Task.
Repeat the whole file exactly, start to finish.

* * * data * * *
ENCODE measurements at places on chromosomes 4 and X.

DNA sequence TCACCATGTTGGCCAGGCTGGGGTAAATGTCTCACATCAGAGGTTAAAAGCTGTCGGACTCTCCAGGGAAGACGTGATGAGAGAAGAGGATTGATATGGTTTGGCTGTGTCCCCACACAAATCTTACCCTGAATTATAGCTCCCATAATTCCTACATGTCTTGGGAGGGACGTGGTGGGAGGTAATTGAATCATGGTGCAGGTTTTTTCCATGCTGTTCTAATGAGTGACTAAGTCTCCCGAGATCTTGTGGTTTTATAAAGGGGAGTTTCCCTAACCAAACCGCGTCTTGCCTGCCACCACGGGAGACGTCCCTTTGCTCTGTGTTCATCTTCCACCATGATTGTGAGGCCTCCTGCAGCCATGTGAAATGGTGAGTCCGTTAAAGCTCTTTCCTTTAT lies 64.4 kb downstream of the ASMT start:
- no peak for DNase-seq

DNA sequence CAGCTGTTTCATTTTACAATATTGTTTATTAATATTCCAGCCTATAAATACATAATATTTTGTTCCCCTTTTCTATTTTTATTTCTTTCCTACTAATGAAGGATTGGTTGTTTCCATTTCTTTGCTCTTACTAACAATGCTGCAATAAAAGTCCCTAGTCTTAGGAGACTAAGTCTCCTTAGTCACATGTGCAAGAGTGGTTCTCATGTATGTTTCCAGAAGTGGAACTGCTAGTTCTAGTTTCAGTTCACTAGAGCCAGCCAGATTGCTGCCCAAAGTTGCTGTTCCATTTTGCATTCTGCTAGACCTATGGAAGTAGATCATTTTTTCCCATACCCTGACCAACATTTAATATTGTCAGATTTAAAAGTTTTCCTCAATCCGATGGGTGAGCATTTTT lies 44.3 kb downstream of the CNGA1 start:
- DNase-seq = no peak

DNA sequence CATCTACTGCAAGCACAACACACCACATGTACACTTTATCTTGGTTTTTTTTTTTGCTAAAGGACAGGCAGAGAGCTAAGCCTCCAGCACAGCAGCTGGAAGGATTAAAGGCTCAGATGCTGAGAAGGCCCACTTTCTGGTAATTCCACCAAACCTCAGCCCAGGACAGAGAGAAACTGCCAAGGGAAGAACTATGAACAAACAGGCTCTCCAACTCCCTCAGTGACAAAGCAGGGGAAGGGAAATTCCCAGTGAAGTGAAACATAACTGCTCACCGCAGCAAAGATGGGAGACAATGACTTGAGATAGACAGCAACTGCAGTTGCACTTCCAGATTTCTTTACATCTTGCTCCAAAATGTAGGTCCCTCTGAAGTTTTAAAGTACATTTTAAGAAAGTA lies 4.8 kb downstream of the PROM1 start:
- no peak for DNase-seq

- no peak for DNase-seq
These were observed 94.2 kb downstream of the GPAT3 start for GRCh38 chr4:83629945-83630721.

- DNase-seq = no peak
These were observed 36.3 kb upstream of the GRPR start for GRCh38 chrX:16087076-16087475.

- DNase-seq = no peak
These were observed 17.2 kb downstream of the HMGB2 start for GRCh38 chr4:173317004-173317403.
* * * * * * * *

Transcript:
ENCODE measurements at places on chromosomes 4 and X.

DNA sequence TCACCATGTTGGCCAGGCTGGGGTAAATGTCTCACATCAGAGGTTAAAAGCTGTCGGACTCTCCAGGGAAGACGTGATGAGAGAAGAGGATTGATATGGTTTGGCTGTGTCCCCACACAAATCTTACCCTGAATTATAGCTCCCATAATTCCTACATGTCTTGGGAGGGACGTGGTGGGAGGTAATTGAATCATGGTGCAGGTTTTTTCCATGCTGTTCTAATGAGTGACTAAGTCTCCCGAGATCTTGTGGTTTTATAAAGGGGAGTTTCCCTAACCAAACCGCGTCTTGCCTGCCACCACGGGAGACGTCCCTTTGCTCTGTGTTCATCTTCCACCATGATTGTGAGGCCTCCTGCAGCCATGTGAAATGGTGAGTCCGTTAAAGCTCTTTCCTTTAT lies 64.4 kb downstream of the ASMT start:
- no peak for DNase-seq

DNA sequence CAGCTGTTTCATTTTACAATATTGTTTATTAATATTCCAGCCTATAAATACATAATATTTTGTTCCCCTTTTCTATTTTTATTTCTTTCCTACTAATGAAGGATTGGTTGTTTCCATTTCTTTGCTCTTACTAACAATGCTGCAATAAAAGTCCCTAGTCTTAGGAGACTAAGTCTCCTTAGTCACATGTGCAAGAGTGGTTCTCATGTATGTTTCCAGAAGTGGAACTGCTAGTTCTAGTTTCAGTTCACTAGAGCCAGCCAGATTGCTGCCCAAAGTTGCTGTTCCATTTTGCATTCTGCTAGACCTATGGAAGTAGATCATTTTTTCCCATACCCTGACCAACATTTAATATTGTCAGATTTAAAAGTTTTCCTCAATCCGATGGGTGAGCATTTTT lies 44.3 kb downstream of the CNGA1 start:
- DNase-seq = no peak

DNA sequence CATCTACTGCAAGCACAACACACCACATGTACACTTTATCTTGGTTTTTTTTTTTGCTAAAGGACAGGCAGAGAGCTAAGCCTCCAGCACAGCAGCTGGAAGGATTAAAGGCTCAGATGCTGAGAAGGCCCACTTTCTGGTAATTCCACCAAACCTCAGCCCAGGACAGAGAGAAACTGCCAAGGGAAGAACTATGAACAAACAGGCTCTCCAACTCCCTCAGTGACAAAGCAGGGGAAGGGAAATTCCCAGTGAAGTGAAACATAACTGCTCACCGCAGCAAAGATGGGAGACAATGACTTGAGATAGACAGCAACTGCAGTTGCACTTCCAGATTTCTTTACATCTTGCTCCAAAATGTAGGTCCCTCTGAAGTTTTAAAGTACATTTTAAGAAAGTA lies 4.8 kb downstream of the PROM1 start:
- no peak for DNase-seq

- no peak for DNase-seq
These were observed 94.2 kb downstream of the GPAT3 start for GRCh38 chr4:83629945-83630721.

- DNase-seq = no peak
These were observed 36.3 kb upstream of the GRPR start for GRCh38 chrX:16087076-16087475.

- DNase-seq = no peak
These were observed 17.2 kb downstream of the HMGB2 start for GRCh38 chr4:173317004-173317403.